Tuesday, November 26, 2019 - 00:00 by ce-press

A decade ago river cruising had a low profile, that has all changed as numerous newbuildings come on stream and passenger numbers and interest grows.

Statistics for this sector are limited but Andy Harmer, director Cruise Lines International Association UK & Ireland (which does publish numbers, see below) told Cruise Europe (CE) that the global passenger market sailing worldwide is somewhere in the region of 1.5 million a year. Of this North America, Australia and the UK & Ireland account for the largest proportion, with Germany, France and other smaller markets following.

Harmer commented: “The majority of all the passengers and ships are in Europe,” adding: “River cruising continues to grow in popularity across Europe, with new ships, new river destinations and new experiences being offered.”

IG RiverCruise also publishes figures and for 2018 estimates a total of 1.637 million international passengers sailing on European rivers, up from 852,249 in 2013. The 2019 figures will be released in March 2020.

In its 2018 graph which highlights the main markets, USA/Canada accounts for 37.7% of the total passengers compared with 24% in 2013, followed by Germany on 28.1% (37.4%), UK & Ireland 12.8% (14.7%), France 7.7% (12.9%), Australia/New Zealand 6.3% (2.9%), Switzerland 1.6% (1.9%), Austria 1.4% (2.4%), Belgium/Netherlands and Luxembourg 1.1% (0.8%) and others (including Spain) 3.3% (3%).

Daniel Buchmueller, president IG River Cruise and chief services officer River Advice, commented: “The growing number of enthusiastic passengers from all over the world shows that river cruising is the ideal way to discover Europe, without having to change hotels all the time.”

It is clear from the varying statistics CE has gathered that there are some discrepancies but there is no doubting the growth of the market.

It was not until 2014 that Douglas Ward produced the first edition of Berlitz River Cruising in Europe, which contained the first attempt at providing a standard classification for the rivers in Europe. The guide was updated in 2017 and is another example of how far the industry has come in taking its place centre stage.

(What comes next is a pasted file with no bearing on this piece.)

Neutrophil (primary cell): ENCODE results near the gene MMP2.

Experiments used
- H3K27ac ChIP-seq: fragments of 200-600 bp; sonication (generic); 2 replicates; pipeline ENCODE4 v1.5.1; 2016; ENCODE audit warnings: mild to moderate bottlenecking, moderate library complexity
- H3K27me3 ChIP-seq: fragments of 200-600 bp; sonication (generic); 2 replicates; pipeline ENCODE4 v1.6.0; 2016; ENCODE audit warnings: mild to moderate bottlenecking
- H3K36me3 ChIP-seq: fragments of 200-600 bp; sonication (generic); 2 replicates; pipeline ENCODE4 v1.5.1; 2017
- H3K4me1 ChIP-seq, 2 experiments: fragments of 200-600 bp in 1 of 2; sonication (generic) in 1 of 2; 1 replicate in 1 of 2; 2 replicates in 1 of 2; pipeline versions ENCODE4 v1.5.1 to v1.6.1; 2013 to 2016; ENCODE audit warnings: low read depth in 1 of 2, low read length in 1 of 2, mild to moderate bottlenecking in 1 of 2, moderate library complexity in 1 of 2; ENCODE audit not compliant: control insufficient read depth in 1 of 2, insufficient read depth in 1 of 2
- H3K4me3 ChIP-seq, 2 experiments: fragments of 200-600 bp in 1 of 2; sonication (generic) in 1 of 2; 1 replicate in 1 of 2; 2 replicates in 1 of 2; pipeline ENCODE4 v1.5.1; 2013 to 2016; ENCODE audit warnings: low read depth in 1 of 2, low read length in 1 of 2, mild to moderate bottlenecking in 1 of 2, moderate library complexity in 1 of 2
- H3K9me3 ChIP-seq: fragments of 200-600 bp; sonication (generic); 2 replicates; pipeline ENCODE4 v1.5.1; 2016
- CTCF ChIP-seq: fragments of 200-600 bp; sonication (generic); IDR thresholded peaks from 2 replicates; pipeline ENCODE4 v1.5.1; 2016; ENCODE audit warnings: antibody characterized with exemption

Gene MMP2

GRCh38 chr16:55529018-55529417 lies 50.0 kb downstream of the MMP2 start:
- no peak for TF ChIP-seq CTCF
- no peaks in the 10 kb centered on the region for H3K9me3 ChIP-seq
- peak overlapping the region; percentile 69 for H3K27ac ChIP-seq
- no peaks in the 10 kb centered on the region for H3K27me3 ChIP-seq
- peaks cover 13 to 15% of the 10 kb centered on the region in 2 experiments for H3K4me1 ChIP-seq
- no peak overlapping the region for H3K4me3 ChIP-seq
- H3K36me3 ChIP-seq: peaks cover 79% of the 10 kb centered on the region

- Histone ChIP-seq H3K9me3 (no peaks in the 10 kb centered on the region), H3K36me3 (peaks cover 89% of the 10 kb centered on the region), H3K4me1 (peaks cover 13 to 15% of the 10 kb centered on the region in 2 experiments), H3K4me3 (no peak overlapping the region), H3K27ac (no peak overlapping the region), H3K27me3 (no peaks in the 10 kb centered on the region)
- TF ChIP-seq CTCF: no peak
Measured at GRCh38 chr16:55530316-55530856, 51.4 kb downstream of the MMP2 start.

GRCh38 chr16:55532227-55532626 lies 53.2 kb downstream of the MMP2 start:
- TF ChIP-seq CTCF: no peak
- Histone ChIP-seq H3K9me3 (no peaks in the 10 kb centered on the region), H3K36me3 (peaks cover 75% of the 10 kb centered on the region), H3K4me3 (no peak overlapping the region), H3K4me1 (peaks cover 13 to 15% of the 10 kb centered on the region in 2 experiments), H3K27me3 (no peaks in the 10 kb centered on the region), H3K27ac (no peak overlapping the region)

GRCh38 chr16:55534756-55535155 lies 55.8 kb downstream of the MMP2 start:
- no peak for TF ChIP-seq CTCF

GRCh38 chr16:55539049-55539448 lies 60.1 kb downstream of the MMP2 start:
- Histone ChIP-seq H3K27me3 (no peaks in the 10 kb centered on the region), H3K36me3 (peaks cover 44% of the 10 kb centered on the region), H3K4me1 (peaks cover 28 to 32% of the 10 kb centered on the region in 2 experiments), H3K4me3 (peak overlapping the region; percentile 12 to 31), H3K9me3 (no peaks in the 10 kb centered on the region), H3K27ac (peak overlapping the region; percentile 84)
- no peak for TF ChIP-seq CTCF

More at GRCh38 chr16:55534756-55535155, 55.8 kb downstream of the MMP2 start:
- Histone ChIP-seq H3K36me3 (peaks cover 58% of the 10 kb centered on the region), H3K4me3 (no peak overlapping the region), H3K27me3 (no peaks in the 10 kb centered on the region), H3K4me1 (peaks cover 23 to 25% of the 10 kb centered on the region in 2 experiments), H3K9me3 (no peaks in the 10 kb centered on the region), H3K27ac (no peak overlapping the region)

The number of river ships in Europe and Russia in 2018 totalled 529, representing 80,829 lower berths, according to a report published by GP Wild (International). Summarising the number of lower berths on European rivers over five years from 2012 to 2017, the report shows the clear dominance of the Rhine Danube corridor with almost three quarters of all capacity, as can be seen below:

Rhine Danube 24,277/36,466 (74%)
Rhone 2,424/3,264 (6.6%)
Seine 1,258/3,024 (6.1%)
Douro 938/2,204 (4.3%)
Danube 1,793/1,457 (3%)
Elbe 1,161/1,315 (2.7%)
Gironde 134/1,115 (2.3%)

(The remaining 1% capacity is attributed to the PO and Guidiana in Italy).

Between 2012 and 2019, 154 new river ships were delivered and put into service on European rivers, according to the GPW report. Given the short lead time, from order to delivery on these ships, it is difficult to predict the orderbook over the next few years. However demand and supply projections through to 2025 by GPW indicate the possible need for 27 newbuilds a year for the next six years.

One of the fastest growing companies to come onto the river scene in recent years is Viking River Cruises which took delivery of 56 ships in 2017 alone. Hence creating a mass market in river cruising which had not previously existed.

In studies commissioned by IG RiverCruise/The European River Cruise Association and the DRV (the German travel industry association) the pre-eminence of passengers from the USA over German passengers is proven. “Together, they represent a good 65% of all passengers on European rivers. If Australians are added to this, these three regions account for 70% of the market. Also worth mentioning are the British and the French. All other source markets are negligible” states IG in its River Cruise Directory published in July this year.

The UK and Ireland river cruise market grew 10.4% from 2017 to 2018, reaching 232,300 passengers, according to CLIA UK & Ireland. The number of bed nights increased by 12.1% to 1.8 million during the same period. Of these 207,000 chose to cruise on European rivers.

Europe continues to be the most popular region with central and western European destinations representing the largest share of the market at 64%. The Danube overtook the Rhine to become the most popular for river cruising. Together these account for 58% of passenger numbers. The Douro was the third most popular river with the 23,800 UK and Irish passengers in 2018 representing an almost 15% rise from 2017.

To demonstrate the extraordinary growth in the industry, UK passengers on the Danube in 2010 numbered 12,500 rising to 46,700 in 2017, the Douro went from 8,700 to 20,700, the Rhone/Seine from 8,000 to 24,900, and Russia from 4,400 to 10,800, according to CLIA UK & Ireland.

When it comes to France, CroisiEurope is a big player. Its fleet has grown from 10 in 2001 to 56 next year. International sales director Michel Grimm told CE: “The river cruise business has really gained in popularity of the last decade and this can be seen in all markets, especially in Europe and North America.”

In Europe, he said: “The Rhine and Danube remain by far the two most popular river cruise destinations but the Elbe is very popular too. The Douro has been growing in popularity for the last few years while the Rhone and Seine have become more popular over the last two years.”
(c) Port of Amsterdam